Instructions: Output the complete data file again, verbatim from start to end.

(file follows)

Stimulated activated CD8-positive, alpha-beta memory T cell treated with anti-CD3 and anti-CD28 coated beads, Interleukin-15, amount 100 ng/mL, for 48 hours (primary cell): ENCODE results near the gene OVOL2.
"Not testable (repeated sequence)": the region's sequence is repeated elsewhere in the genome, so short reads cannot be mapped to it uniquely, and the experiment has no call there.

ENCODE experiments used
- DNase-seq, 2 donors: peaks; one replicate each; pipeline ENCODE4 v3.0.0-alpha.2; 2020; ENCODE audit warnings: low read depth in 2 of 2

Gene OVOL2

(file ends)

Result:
Stimulated activated CD8-positive, alpha-beta memory T cell treated with anti-CD3 and anti-CD28 coated beads, Interleukin-15, amount 100 ng/mL, for 48 hours (primary cell): ENCODE results near the gene OVOL2.
"Not testable (repeated sequence)": the region's sequence is repeated elsewhere in the genome, so short reads cannot be mapped to it uniquely, and the experiment has no call there.

ENCODE experiments used
- DNase-seq, 2 donors: peaks; one replicate each; pipeline ENCODE4 v3.0.0-alpha.2; 2020; ENCODE audit warnings: low read depth in 2 of 2

Gene OVOL2